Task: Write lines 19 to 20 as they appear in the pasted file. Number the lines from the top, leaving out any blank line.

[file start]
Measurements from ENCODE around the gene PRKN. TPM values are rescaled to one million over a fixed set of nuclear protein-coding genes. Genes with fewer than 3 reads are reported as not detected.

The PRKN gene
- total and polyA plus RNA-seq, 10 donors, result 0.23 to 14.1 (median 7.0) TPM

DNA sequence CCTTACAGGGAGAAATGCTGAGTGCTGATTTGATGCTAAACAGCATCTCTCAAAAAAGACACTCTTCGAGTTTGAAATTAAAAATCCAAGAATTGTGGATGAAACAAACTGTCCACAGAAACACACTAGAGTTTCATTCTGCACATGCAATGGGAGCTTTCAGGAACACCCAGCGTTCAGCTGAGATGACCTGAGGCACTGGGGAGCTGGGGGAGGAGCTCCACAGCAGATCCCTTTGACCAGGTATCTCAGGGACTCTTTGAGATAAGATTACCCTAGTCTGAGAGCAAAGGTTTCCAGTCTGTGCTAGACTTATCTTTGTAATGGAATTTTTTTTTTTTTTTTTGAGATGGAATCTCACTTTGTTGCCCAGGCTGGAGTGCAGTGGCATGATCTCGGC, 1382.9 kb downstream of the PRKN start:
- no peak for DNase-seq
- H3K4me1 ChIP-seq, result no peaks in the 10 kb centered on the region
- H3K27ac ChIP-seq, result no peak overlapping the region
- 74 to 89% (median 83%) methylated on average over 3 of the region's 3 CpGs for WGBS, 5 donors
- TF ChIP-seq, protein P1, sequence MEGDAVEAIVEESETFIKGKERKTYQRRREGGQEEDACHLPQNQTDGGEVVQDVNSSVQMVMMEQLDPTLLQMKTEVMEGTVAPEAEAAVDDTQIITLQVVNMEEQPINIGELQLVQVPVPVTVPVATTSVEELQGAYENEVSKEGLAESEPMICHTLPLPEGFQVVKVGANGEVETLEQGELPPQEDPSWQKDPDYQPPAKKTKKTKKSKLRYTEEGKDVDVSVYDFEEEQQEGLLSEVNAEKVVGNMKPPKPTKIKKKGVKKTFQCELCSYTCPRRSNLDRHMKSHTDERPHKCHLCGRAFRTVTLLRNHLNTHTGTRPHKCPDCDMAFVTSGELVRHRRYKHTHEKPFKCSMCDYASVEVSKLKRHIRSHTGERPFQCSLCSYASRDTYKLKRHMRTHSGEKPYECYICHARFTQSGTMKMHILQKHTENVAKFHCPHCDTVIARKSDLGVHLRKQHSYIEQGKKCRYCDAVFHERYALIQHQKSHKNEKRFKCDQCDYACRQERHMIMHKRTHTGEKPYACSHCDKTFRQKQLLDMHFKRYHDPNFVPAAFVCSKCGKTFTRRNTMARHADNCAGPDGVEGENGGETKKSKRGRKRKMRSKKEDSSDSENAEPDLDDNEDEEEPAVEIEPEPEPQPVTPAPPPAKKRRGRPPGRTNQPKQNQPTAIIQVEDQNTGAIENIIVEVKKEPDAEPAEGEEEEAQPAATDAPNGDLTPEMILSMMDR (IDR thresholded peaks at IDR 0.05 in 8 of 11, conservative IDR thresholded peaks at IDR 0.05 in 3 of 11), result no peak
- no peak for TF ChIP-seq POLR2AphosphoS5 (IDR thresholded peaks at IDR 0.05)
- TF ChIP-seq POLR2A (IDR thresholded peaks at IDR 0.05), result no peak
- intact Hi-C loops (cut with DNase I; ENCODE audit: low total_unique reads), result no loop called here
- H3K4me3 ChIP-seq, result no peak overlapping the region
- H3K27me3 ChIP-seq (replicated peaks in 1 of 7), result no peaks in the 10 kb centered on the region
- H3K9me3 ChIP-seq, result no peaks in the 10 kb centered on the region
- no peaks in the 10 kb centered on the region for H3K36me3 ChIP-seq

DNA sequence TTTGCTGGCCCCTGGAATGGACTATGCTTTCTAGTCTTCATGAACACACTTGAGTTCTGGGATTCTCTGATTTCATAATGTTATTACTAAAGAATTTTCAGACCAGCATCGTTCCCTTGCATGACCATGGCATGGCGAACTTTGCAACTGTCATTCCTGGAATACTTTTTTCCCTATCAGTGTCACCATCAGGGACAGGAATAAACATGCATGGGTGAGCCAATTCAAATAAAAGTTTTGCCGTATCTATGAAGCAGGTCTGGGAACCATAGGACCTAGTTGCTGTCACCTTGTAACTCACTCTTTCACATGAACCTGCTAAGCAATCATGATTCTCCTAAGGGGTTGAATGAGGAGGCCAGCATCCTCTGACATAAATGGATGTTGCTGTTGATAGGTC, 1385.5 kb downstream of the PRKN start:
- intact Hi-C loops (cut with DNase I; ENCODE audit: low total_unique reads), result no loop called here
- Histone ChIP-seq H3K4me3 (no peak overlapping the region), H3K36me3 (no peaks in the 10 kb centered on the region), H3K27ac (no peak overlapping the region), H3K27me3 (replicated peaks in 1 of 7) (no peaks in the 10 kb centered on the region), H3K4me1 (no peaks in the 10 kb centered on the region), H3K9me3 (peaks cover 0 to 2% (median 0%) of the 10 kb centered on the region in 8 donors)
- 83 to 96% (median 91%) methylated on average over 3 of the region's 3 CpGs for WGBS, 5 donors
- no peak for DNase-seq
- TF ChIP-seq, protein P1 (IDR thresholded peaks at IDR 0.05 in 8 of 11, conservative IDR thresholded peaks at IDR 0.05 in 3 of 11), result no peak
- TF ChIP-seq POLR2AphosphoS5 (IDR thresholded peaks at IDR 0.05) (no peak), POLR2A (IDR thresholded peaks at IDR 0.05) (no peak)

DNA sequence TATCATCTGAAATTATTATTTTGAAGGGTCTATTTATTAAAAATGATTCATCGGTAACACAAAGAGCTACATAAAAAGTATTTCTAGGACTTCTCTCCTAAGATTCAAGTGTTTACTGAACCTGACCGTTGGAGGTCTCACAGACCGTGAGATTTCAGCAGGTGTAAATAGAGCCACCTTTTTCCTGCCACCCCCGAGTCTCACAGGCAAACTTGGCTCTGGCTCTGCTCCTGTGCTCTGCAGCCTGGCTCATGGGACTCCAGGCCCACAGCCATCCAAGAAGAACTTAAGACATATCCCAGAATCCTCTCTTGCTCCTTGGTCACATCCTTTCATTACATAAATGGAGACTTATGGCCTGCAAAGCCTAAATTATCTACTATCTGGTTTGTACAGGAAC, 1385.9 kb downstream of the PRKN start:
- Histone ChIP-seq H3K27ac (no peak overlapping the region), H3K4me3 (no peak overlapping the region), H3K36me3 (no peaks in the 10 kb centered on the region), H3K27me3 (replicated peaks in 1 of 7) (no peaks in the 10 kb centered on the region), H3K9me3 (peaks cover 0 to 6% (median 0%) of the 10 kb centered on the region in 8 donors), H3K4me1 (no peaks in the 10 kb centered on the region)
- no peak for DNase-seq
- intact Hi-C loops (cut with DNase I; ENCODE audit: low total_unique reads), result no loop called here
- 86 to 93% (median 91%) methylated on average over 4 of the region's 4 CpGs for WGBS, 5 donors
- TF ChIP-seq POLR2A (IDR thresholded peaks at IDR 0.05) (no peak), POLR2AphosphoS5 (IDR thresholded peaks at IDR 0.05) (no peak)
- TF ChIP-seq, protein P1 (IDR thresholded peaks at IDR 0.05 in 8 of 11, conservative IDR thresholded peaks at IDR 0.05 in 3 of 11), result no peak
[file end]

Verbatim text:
- Histone ChIP-seq H3K4me3 (no peak overlapping the region), H3K36me3 (no peaks in the 10 kb centered on the region), H3K27ac (no peak overlapping the region), H3K27me3 (replicated peaks in 1 of 7) (no peaks in the 10 kb centered on the region), H3K4me1 (no peaks in the 10 kb centered on the region), H3K9me3 (peaks cover 0 to 2% (median 0%) of the 10 kb centered on the region in 8 donors)
- 83 to 96% (median 91%) methylated on average over 3 of the region's 3 CpGs for WGBS, 5 donors